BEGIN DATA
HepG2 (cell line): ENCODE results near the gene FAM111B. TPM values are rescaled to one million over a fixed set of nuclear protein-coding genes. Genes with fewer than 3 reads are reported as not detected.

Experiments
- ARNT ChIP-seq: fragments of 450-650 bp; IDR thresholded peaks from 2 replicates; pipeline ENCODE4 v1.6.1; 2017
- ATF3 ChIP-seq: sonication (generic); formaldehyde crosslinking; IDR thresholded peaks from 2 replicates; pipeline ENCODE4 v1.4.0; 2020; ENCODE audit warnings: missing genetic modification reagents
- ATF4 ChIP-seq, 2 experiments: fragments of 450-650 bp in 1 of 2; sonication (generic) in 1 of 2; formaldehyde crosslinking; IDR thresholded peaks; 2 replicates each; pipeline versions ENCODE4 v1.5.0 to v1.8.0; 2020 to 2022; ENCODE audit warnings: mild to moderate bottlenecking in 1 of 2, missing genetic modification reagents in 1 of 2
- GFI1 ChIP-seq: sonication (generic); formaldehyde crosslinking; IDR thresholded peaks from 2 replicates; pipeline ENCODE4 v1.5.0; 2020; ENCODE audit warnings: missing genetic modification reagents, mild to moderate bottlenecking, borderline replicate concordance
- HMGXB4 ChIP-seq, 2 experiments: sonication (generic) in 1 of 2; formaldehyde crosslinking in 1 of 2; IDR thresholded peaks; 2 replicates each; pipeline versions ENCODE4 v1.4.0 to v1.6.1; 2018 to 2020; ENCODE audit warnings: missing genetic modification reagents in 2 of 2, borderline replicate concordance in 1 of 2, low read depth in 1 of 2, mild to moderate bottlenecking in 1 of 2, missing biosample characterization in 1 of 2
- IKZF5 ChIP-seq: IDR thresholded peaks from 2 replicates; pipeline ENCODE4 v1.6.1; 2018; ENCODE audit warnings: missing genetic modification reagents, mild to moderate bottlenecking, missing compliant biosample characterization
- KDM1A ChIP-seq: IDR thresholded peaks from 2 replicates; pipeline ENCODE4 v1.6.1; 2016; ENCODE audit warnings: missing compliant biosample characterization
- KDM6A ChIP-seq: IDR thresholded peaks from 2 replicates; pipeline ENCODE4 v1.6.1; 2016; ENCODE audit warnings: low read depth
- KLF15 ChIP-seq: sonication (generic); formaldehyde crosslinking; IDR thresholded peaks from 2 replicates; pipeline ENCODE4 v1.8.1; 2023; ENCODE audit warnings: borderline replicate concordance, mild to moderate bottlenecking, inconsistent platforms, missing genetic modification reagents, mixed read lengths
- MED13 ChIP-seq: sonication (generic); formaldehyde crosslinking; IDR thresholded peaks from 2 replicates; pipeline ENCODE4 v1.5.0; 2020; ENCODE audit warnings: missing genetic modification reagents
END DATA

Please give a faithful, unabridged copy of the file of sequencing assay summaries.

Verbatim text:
HepG2 (cell line): ENCODE results near the gene FAM111B. TPM values are rescaled to one million over a fixed set of nuclear protein-coding genes. Genes with fewer than 3 reads are reported as not detected.

Experiments
- ARNT ChIP-seq: fragments of 450-650 bp; IDR thresholded peaks from 2 replicates; pipeline ENCODE4 v1.6.1; 2017
- ATF3 ChIP-seq: sonication (generic); formaldehyde crosslinking; IDR thresholded peaks from 2 replicates; pipeline ENCODE4 v1.4.0; 2020; ENCODE audit warnings: missing genetic modification reagents
- ATF4 ChIP-seq, 2 experiments: fragments of 450-650 bp in 1 of 2; sonication (generic) in 1 of 2; formaldehyde crosslinking; IDR thresholded peaks; 2 replicates each; pipeline versions ENCODE4 v1.5.0 to v1.8.0; 2020 to 2022; ENCODE audit warnings: mild to moderate bottlenecking in 1 of 2, missing genetic modification reagents in 1 of 2
- GFI1 ChIP-seq: sonication (generic); formaldehyde crosslinking; IDR thresholded peaks from 2 replicates; pipeline ENCODE4 v1.5.0; 2020; ENCODE audit warnings: missing genetic modification reagents, mild to moderate bottlenecking, borderline replicate concordance
- HMGXB4 ChIP-seq, 2 experiments: sonication (generic) in 1 of 2; formaldehyde crosslinking in 1 of 2; IDR thresholded peaks; 2 replicates each; pipeline versions ENCODE4 v1.4.0 to v1.6.1; 2018 to 2020; ENCODE audit warnings: missing genetic modification reagents in 2 of 2, borderline replicate concordance in 1 of 2, low read depth in 1 of 2, mild to moderate bottlenecking in 1 of 2, missing biosample characterization in 1 of 2
- IKZF5 ChIP-seq: IDR thresholded peaks from 2 replicates; pipeline ENCODE4 v1.6.1; 2018; ENCODE audit warnings: missing genetic modification reagents, mild to moderate bottlenecking, missing compliant biosample characterization
- KDM1A ChIP-seq: IDR thresholded peaks from 2 replicates; pipeline ENCODE4 v1.6.1; 2016; ENCODE audit warnings: missing compliant biosample characterization
- KDM6A ChIP-seq: IDR thresholded peaks from 2 replicates; pipeline ENCODE4 v1.6.1; 2016; ENCODE audit warnings: low read depth
- KLF15 ChIP-seq: sonication (generic); formaldehyde crosslinking; IDR thresholded peaks from 2 replicates; pipeline ENCODE4 v1.8.1; 2023; ENCODE audit warnings: borderline replicate concordance, mild to moderate bottlenecking, inconsistent platforms, missing genetic modification reagents, mixed read lengths
- MED13 ChIP-seq: sonication (generic); formaldehyde crosslinking; IDR thresholded peaks from 2 replicates; pipeline ENCODE4 v1.5.0; 2020; ENCODE audit warnings: missing genetic modification reagents